NOoSPHERE is pleased to pair Peter Fend, a U.S. artist known for his collaborative practices melding art and science who recently returned to New York after being active in Eurasia for the past decade, with Morten Traavik, one of Norway's most challenging and productive artists, who exhibits in NYC for the first time.
For POWER GAMES, the gallery space will be transformed into a single installation where works by Fend and Traavik converge to present the artists’ different takes on borders, distribution of resources, and what constitutes wealth ‒ both physical and mental. Their approaches are poles apart: while Fend is stern and formal, Traavik is witty and sly.
Fend, who has been labeled a "global architect", applies ideas from art to major real‐life problems. He produces maps and models for: deconstruction of dams, diversion of rivers, collection of aquatic or marine biomass to yield methane, ultra‐lightweight city structures to reduce sprawl, and replacement of monoculture with wild‐animal terrain, suited for hunting‐fishing‐foraging. To the dismay of some, Fend shows how art can serve to end dependence on nuclear power and fossil fuels, change political borders, and convert military technology into eco‐industry tools. For controversy, he developed "Geopolitical Billiards", "Global Soccer Fields", TV scenarios like "Italy Wins World War" and a gas‐station advertising campaign for "Global Warming."
Traavik operates in many different artistic genres, often in mental and/or physical conflict zones. For instance, his MISS LANDMINE ANGOLA (2008) and MISS LANDMINE CAMBODIA (2009), a beauty pageant for female landmine survivors, sparked massive international attention and debate, also in the US. His latest project, a trilogy titled THE PROMISED LAND (2012), is still being developed in North Korea in close collaboration with the country’s cultural authorities, and has already made world headlines, not least through its clever use of social media (nearly 2 million YouTube views so far) and playful deconstruction of our established preconceptions about the world’s most reclusive state and its people. The two artists share a belief in 'truth disclosure' projects conducted to challenge their own and others’ comfort zones. In this pursuit, they both play many roles: activist, pundit, craftsman, conceptualist, realist, fantasist, bad-boy artiste ‒ sometimes all at once!
Peter Fend (1950), currently based in New York and New Zealand, studied history in college. Believing one could make history with art, he teamed up with Jenny Holzer, Richard Prince, Robin Winters, Coleen Fitzgibbon, and Peter Nadin to form The Offices, then set up the legally‐incorporated version Ocean Earth Development Corporation (1980‐). The firm pioneered the broadcast TV analysis of hot news sites using civil‐satellite data (Falklands, Beirut, Iran‐Iraq, Chernobyl). The aim, however, was architectural ‒ in the broad Albertian sense of assuring defense, urban space, clean air and living waters. Fend has published widely in the scientific and military‐news press, with two press conferences at the UN. He showed at Documenta IX and currently has work on view at four NYC venues: Anna Kustera Galllery, White Columns, Proteus Gowanus, and Peanut Underground ‒ each a response to a different world crisis.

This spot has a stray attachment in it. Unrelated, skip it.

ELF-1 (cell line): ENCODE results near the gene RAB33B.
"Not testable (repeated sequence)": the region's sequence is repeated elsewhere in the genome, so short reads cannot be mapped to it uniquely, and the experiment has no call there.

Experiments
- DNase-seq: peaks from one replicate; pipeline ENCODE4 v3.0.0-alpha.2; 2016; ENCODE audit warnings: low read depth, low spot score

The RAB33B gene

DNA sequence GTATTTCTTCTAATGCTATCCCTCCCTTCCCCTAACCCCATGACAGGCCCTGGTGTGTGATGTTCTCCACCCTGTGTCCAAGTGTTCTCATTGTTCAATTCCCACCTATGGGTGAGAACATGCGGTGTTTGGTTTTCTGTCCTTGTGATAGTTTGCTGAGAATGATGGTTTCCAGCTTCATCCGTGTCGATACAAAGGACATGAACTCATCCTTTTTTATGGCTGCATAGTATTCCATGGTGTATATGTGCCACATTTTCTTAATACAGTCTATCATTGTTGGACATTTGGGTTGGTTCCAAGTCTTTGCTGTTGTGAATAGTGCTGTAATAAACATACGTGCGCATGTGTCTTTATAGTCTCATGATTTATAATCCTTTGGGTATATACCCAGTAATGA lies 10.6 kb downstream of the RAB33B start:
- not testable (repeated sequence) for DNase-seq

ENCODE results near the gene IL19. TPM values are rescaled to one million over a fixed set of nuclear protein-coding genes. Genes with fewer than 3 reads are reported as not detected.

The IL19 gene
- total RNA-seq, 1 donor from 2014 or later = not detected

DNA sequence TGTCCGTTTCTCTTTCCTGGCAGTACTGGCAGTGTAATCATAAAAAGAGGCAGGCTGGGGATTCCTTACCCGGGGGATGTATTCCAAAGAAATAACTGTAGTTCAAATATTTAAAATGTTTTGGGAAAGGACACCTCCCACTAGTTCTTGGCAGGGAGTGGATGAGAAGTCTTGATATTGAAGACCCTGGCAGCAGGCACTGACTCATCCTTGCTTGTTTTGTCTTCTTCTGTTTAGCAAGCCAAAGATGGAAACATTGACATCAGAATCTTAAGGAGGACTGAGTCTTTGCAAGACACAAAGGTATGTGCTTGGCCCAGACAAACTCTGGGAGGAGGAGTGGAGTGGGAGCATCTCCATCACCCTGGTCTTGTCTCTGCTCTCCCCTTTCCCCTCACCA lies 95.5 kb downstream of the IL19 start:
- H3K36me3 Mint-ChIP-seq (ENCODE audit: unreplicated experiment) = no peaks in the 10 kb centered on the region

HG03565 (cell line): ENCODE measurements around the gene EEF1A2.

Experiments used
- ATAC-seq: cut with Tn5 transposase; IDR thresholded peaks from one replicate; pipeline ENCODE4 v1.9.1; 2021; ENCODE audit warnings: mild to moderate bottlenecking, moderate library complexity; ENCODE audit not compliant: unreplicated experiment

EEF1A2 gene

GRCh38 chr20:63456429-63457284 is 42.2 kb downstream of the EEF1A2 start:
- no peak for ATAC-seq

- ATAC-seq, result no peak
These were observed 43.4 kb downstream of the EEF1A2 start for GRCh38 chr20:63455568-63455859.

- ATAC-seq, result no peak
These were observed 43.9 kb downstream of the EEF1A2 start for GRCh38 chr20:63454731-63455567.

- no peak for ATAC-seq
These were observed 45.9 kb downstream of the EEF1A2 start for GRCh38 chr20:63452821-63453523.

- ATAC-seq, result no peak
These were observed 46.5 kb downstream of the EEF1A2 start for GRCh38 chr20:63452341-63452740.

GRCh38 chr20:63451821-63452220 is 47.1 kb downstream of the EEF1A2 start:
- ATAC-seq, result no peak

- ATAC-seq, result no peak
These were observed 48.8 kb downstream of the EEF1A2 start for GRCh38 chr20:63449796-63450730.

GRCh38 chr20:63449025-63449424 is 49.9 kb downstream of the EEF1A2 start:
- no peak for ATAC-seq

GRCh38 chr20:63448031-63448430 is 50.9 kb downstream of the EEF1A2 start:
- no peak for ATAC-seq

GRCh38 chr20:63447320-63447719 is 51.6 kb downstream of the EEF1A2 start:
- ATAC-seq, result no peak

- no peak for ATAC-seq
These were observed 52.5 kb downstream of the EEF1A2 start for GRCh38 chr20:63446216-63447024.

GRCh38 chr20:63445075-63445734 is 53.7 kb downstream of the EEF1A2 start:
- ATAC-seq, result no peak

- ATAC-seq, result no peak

Morten Traavik (1971) is a Norwegian director and artist based in Oslo and Stockholm. He works across a wide spectrum of artistic genres and international borders. Trained as theater director in Russia and Sweden, the notion of the world as a stage and identity as role play is never far away in his works. In 2010, he was the first (and so far the only) artist‐in‐residence with the Norwegian Armed Forces. For POWER GAMES, Traavik will arrive almost straight from North Korea, where he is organizing the First Norwegian Festival in the country’s capital Pyongyang on May 17, Norway’s National Day. This makes him the world’s first artist to exhibit simultaneously in North Korea and the US, two countries technically still at war. He himself prefers the label “diagnostician” rather than “artist”. (www.traavik.info)